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Intensified low-density lipoprotein-cholesterol target of statin therapy and cancer risk: a meta-analysis
Lipids in Health and Disease volume 14, Article number: 140 (2015)
This study aimed to investigate the relationship between an intensified low-density lipoprotein-cholesterol (LDL-c) target of statin therapy and cancer risk.
Data from PUBMED, EMBASE, and the Cochrane Central Register of Controlled Trials as of September 2014 were searched for randomized controlled trials on statins. An intensified LDL-c target of <2.59 mmol/L (100 mg/dL) or a relative LDL-c reduction by at least 30 % of the baseline was the primary criterion for all the trials that were included in this meta-analysis. The I 2 statistic was used to measure heterogeneity among the trials, and risk estimates were calculated for cancer incidence in this random-effect meta-analysis.
Nine eligible studies were identified with 59,571 participants, of whom 5379 developed cancer during the follow-up period (2691 were given statins and 2688 were given control treatment). The intensified LDL-c target of statin therapy did not affect cancer incidence (odds ratio, 1.00; 95 % confidence interval, 0.94 − 1.06; I 2 = 1.6 %, p = 0.42), which included some common cancers. Subgroup analysis showed that neither the chemical properties nor the variety of the statins accounted for the residual variation in risk.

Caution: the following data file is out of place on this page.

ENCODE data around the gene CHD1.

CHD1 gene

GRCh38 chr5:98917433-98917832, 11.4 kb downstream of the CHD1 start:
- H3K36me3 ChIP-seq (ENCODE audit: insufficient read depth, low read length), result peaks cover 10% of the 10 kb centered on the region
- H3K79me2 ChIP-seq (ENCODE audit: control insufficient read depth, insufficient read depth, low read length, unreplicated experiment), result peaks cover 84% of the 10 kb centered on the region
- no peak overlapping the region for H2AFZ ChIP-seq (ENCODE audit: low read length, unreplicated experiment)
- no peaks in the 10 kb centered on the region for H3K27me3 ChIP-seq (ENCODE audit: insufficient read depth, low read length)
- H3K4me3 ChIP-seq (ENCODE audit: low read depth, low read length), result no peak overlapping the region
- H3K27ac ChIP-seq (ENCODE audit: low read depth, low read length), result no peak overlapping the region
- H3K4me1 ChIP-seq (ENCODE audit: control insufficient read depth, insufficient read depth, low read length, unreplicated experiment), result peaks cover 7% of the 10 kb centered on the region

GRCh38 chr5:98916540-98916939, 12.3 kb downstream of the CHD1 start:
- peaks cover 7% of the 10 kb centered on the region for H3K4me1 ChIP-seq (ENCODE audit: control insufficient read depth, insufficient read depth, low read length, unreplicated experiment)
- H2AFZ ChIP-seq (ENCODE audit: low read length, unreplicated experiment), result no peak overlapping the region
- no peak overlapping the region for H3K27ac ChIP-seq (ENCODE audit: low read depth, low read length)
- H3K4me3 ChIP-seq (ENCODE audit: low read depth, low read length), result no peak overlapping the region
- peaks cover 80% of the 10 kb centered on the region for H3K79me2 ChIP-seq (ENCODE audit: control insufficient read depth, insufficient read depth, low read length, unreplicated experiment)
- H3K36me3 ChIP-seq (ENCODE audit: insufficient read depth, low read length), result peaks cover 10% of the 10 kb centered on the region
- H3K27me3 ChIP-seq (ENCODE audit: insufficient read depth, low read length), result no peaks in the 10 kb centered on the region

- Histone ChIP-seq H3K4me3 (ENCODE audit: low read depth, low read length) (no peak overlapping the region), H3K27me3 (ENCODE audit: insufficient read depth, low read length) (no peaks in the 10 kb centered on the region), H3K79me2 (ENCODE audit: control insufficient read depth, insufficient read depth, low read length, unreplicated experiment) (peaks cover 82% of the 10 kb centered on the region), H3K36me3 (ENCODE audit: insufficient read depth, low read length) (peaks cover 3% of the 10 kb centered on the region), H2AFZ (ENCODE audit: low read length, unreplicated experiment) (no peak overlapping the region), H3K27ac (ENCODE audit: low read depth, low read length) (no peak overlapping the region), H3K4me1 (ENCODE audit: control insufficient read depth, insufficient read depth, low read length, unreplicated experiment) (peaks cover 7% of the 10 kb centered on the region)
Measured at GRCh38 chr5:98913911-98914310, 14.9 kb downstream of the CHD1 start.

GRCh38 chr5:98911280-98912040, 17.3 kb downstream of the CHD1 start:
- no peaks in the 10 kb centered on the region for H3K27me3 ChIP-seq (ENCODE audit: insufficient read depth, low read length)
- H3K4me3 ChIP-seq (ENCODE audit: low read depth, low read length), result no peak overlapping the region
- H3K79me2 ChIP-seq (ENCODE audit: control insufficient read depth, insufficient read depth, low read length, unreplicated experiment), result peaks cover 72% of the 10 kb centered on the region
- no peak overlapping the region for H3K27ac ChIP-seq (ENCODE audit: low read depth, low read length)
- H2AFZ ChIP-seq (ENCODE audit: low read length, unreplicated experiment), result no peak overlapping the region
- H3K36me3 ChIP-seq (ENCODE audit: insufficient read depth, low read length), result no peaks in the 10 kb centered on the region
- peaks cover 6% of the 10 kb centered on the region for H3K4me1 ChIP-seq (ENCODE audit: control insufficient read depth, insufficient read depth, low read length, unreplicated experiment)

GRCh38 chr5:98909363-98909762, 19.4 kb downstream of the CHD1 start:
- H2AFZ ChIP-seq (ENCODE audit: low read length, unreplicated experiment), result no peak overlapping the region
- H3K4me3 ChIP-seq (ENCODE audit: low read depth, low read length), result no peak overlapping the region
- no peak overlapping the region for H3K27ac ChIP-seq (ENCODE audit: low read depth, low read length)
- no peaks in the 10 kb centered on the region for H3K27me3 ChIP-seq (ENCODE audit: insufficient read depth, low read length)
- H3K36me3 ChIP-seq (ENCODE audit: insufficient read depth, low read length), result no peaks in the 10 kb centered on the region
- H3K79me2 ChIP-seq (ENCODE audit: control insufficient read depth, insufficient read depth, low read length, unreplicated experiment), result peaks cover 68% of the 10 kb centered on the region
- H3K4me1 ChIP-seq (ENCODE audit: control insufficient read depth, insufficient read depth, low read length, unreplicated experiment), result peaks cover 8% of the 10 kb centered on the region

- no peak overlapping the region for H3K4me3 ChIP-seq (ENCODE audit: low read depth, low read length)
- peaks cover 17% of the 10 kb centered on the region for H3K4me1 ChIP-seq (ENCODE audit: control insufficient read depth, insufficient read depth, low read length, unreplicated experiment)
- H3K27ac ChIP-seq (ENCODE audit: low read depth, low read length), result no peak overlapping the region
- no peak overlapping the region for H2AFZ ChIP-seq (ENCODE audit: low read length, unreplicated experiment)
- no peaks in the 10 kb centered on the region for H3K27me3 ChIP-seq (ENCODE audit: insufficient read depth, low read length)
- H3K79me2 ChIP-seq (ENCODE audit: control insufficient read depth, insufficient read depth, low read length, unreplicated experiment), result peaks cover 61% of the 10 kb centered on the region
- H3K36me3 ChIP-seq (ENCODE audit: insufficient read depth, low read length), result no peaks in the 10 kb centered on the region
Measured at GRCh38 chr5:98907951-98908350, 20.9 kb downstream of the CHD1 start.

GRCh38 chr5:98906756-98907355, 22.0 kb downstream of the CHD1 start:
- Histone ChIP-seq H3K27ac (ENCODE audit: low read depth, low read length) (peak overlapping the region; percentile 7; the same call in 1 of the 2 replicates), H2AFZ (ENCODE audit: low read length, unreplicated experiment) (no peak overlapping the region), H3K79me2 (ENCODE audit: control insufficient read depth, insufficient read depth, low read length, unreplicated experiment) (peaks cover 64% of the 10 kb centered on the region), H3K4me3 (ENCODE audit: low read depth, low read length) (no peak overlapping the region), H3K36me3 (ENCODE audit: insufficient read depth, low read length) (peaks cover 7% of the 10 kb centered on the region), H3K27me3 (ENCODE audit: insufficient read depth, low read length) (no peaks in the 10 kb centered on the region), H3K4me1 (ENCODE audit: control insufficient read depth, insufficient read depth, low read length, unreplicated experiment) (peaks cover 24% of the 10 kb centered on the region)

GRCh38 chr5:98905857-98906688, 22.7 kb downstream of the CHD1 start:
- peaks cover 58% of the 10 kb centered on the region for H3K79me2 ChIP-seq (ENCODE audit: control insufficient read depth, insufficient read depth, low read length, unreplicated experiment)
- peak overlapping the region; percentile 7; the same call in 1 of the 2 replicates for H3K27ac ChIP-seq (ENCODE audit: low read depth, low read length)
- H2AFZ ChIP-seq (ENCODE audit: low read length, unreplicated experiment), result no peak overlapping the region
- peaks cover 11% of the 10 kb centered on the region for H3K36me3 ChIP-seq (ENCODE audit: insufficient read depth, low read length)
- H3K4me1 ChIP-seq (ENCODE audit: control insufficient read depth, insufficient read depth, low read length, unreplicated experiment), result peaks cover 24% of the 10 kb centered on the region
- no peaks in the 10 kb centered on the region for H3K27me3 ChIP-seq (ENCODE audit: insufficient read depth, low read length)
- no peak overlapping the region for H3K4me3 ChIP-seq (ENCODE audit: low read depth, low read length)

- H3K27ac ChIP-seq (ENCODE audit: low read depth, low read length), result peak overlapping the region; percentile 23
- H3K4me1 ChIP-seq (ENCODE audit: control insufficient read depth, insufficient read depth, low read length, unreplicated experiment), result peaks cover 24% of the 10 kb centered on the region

The intensified LDL-c target of statin therapy had no effect on the overall incidence of cancer, including some common cancers. Therefore, intensified statin therapy does not need to be changed among adult clinical patients.
Statin therapy has been proven to help prevent cardiovascular events and mortality [1–6]. Intensified low-density lipoprotein-cholesterol (LDL-c) targets of statin therapy, which are highly accurate, have also been widely used in clinical practice, especially among high-risk patients. The third report of an expert panel on the detection, evaluation, and treatment of high blood cholesterol in adults (Adult Treatment Panel ATP III, 2001) recommended a LDL-c goal of < 100 mg/dL for patients with coronary heart disease (CHD) and CHD risk equivalents (10-year risk > 20 %; Framingham risk score) . Among diabetic patients, the dyslipidemia control criteria recommend LDL-c < 2.59 mmol/L for diabetic patients and LDL-c < 2.07 mmol/L (80 mg/dL) for diabetic patients with cardiovascular disease in China [8, 9]. The American Association of Clinical Endocrinologists 2012 guidelines recommend LDL-c < 100 mg/dL for high-risk patients (≥2 major risk factors and Framingham risk score > 20 % CHD risk equivalent) . The intensified LDL-c target of statin therapy in this meta-analysis was defined as a target of LDL-c < 2.59 mmol/L (100 mg/dL) or a relative LDL-c reduction of at least 30 % of the baseline .